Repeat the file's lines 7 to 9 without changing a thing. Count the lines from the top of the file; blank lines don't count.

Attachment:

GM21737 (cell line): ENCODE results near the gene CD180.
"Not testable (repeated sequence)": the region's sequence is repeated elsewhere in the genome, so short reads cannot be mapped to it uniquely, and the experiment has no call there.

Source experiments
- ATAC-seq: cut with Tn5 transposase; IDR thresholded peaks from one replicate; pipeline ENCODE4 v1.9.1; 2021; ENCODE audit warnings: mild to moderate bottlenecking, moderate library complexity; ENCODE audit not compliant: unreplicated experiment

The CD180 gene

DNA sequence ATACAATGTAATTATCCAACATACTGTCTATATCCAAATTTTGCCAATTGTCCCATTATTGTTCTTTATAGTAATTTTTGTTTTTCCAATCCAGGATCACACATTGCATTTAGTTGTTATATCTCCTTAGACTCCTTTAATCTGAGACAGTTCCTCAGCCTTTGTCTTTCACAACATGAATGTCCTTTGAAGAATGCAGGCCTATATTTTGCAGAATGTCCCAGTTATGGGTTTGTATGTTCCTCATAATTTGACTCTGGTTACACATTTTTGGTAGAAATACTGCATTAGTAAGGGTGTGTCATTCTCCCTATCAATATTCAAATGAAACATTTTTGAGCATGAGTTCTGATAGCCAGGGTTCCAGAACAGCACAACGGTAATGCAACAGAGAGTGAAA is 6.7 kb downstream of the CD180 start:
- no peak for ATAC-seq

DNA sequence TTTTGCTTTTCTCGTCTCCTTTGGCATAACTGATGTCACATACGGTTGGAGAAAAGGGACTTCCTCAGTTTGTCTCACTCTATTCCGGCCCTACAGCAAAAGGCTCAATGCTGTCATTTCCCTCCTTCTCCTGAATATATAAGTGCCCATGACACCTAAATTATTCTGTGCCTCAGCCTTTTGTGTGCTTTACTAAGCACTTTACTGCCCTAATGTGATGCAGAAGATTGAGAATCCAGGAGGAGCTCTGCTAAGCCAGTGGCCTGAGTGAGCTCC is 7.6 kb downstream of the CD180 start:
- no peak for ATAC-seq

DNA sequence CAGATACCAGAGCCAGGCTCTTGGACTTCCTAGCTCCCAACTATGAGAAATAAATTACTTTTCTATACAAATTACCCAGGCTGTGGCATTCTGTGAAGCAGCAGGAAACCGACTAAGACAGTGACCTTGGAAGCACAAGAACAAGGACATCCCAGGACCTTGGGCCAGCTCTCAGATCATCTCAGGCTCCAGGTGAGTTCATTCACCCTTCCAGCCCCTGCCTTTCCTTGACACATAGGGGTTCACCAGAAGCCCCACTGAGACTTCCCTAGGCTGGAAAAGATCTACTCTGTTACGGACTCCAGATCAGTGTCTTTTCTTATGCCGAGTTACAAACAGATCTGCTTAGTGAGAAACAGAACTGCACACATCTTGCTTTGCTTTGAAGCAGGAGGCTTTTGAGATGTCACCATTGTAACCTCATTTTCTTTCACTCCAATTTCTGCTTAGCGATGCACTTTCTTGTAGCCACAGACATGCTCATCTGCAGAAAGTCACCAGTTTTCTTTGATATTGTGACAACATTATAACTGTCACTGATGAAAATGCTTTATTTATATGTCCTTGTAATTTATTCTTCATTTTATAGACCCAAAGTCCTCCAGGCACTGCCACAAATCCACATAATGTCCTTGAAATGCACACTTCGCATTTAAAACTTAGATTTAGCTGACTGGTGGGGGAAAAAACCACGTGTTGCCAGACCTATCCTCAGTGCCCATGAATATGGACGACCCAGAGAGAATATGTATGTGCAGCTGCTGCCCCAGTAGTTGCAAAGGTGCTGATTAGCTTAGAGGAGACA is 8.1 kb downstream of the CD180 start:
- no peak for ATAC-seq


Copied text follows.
- no peak for ATAC-seq

DNA sequence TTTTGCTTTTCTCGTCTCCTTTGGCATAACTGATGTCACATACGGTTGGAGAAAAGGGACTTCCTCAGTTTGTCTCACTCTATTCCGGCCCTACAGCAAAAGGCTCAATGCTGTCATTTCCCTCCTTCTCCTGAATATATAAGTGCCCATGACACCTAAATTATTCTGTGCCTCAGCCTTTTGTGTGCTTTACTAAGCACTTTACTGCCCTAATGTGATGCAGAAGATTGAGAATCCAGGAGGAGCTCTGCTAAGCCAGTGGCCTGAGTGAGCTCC is 7.6 kb downstream of the CD180 start:
- no peak for ATAC-seq